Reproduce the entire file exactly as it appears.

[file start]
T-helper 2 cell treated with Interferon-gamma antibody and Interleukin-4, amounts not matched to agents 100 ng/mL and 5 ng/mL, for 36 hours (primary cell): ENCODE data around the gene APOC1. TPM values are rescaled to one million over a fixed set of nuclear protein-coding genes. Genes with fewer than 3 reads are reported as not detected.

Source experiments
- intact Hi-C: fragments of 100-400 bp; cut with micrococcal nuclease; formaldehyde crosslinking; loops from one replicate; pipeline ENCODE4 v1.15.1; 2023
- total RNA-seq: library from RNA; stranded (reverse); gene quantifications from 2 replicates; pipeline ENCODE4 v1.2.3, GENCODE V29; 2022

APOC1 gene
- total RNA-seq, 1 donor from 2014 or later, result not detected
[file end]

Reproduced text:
T-helper 2 cell treated with Interferon-gamma antibody and Interleukin-4, amounts not matched to agents 100 ng/mL and 5 ng/mL, for 36 hours (primary cell): ENCODE data around the gene APOC1. TPM values are rescaled to one million over a fixed set of nuclear protein-coding genes. Genes with fewer than 3 reads are reported as not detected.

Source experiments
- intact Hi-C: fragments of 100-400 bp; cut with micrococcal nuclease; formaldehyde crosslinking; loops from one replicate; pipeline ENCODE4 v1.15.1; 2023
- total RNA-seq: library from RNA; stranded (reverse); gene quantifications from 2 replicates; pipeline ENCODE4 v1.2.3, GENCODE V29; 2022

APOC1 gene
- total RNA-seq, 1 donor from 2014 or later, result not detected